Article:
The way I created the artwork for Snowboy and The Last Tree Standing was by drawing with a pencil my line work and then colouring it with lots of different layers in photoshop till I had the depth of colour that I wanted.



Birgitta Sif was born in Iceland and lived in and around Scandinavia and America while growing up. She is the illustrator of Miss Hazeltine's Home for Shy and Fearful Cats, written by Alicia Potter, as well as the author and illustrator of the Kate Greenaway shortlisted picture book, Oliver, and Frances Dean Who Loved To Dance and Dance, both of which were endorsed by Amnesty International. Birgitta lives with her family in Cambridge. Find her online at www.birgittasif.com and on Twitter and Instagram as @birgittasif.

Wednesday, 15 November 2017

Behind the scenes with the author of Snowboy and the Last Standing Tree

Glimmering with power and hope, two acclaimed picture book makers come together to tell the story of what happens when a boy is brave enough to stand up for what he feels is right.

Snowboy and the Last Standing Tree is a poignant eco-conscious story, and a vivid portrayal of a child's imaginative play. Greedy Greenbackboy’s got an idea for a game. He wants Snowboy to help him cut down all the trees in the forest and catch all the fish in the deep and ever-moving ocean. But Snowboy recognizes the importance of life in the natural world around him and, in this evocatively told tale, has to trust his instinct to protect, rather than destroy…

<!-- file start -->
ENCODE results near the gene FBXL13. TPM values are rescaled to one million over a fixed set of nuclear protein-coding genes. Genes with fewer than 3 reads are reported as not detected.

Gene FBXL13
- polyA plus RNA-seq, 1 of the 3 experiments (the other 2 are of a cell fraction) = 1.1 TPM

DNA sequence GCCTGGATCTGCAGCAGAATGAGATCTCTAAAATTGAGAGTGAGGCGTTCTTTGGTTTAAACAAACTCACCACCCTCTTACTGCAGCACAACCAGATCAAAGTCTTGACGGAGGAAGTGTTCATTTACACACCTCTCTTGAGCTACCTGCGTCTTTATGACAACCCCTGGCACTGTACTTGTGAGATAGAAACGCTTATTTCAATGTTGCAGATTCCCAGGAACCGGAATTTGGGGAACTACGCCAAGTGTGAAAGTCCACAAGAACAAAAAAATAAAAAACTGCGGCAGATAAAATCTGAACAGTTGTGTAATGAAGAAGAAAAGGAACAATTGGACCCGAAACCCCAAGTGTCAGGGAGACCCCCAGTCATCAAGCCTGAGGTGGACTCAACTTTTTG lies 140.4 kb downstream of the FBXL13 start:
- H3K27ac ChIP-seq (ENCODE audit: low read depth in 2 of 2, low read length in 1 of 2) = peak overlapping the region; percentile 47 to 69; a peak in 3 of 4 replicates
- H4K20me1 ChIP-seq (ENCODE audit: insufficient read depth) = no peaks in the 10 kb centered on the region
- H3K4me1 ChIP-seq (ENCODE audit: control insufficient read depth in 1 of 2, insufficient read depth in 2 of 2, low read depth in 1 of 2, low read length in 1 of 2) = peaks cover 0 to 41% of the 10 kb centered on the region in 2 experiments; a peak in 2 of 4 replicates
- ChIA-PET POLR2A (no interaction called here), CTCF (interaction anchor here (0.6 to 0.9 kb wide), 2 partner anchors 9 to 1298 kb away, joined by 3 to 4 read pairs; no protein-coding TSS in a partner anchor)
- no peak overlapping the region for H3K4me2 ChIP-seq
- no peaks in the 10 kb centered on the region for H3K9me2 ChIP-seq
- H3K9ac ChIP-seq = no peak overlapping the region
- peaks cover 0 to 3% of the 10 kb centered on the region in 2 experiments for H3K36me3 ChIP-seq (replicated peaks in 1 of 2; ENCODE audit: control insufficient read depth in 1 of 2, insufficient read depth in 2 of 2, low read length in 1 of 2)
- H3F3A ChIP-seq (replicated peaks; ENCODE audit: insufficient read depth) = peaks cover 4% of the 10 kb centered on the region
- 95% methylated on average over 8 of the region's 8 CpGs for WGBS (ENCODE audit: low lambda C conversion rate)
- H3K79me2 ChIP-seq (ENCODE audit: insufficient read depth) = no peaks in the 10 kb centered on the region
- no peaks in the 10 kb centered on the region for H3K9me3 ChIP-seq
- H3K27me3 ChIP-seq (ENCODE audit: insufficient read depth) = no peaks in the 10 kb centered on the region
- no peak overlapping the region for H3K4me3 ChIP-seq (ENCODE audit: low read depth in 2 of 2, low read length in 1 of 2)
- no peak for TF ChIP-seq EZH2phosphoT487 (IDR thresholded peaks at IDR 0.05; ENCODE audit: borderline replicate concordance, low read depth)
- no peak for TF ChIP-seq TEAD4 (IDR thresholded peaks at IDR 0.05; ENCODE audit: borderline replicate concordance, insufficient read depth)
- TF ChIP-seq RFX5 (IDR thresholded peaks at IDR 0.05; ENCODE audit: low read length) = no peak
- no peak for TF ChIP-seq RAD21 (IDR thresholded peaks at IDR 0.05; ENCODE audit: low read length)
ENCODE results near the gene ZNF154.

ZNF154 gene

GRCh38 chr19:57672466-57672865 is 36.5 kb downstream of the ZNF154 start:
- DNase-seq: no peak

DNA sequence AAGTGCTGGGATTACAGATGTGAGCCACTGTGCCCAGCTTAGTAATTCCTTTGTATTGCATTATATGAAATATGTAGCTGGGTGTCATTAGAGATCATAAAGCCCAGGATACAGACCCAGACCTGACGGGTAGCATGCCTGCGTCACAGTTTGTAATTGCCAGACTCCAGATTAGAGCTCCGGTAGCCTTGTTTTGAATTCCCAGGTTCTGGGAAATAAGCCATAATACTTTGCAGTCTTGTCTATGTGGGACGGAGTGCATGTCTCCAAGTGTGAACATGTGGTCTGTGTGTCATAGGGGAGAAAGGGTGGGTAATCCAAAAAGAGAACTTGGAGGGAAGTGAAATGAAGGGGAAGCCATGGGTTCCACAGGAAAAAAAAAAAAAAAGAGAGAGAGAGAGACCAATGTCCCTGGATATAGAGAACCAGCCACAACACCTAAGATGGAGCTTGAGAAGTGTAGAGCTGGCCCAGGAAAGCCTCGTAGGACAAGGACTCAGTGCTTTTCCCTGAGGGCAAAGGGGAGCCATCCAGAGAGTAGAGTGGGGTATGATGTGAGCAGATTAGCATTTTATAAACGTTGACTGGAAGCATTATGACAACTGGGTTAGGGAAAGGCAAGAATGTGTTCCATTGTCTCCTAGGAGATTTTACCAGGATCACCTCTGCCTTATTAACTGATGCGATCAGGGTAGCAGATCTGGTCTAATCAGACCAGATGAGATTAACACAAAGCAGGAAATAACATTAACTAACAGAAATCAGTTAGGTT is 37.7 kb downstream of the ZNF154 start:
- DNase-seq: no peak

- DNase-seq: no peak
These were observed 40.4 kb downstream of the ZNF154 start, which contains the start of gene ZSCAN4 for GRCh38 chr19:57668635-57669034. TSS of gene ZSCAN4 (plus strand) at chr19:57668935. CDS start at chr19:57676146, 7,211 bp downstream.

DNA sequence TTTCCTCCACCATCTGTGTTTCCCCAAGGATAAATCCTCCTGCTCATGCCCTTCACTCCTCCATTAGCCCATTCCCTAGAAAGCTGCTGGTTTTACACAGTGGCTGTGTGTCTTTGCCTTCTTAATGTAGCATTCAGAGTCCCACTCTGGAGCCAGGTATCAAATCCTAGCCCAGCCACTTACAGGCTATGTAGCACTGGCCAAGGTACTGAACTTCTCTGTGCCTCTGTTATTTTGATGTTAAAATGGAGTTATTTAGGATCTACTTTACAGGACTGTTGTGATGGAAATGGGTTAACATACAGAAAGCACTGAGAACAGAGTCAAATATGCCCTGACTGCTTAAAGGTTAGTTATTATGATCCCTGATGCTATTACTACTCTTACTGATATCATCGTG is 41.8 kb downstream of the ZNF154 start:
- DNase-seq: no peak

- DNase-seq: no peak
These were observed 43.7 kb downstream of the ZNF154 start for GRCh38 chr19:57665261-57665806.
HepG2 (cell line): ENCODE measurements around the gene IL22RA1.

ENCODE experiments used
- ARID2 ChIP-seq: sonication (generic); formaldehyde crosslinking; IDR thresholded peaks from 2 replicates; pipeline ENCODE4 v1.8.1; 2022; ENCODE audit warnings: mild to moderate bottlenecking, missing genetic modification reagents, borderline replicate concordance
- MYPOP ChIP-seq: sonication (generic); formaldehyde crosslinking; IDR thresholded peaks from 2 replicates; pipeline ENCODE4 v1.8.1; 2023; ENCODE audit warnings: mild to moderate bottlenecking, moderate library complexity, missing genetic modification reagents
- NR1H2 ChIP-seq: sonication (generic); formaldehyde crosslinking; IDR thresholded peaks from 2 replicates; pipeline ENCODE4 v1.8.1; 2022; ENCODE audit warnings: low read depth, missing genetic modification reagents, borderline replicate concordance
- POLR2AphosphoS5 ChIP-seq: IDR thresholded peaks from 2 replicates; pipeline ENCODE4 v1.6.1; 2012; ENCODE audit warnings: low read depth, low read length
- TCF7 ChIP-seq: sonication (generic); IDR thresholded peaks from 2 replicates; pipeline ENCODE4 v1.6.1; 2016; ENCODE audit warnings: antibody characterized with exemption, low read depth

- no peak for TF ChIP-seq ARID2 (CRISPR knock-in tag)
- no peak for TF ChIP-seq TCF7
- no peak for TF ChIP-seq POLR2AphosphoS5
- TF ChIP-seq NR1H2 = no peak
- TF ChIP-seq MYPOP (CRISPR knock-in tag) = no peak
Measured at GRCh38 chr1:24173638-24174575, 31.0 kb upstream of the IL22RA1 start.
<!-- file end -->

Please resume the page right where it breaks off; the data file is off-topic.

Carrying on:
We’re excited to welcome Hiawyn Oram to the Picture Book Party blog for a behind-the-scenes look at the making of Snowboy and the Last Standing Tree

INSPIRATION

I was inspired to write SNOWBOY when I came across what is apparently a saying from a Midwestern Native American tribe called the Osages.  It goes, ‘When the last tree has been cut down, the last fish caught, the last river poisoned, only then will we realize that we cannot eat money.’  It seemed to me to say something beyond the general, once-removed panic about global warming and climate change and directly connect our living, breathing future with the way we treat the natural world around us. It hit me as truly down-to-earth; a poignant, wise and heartfelt observation from personal experience and it caught my attention in such a way that I couldn’t leave it alone.  I had to make it into a picture book story for children that might sew a few seeds for thought and also contain some interesting layers for the adults who might be reading it to or with them.


WRITING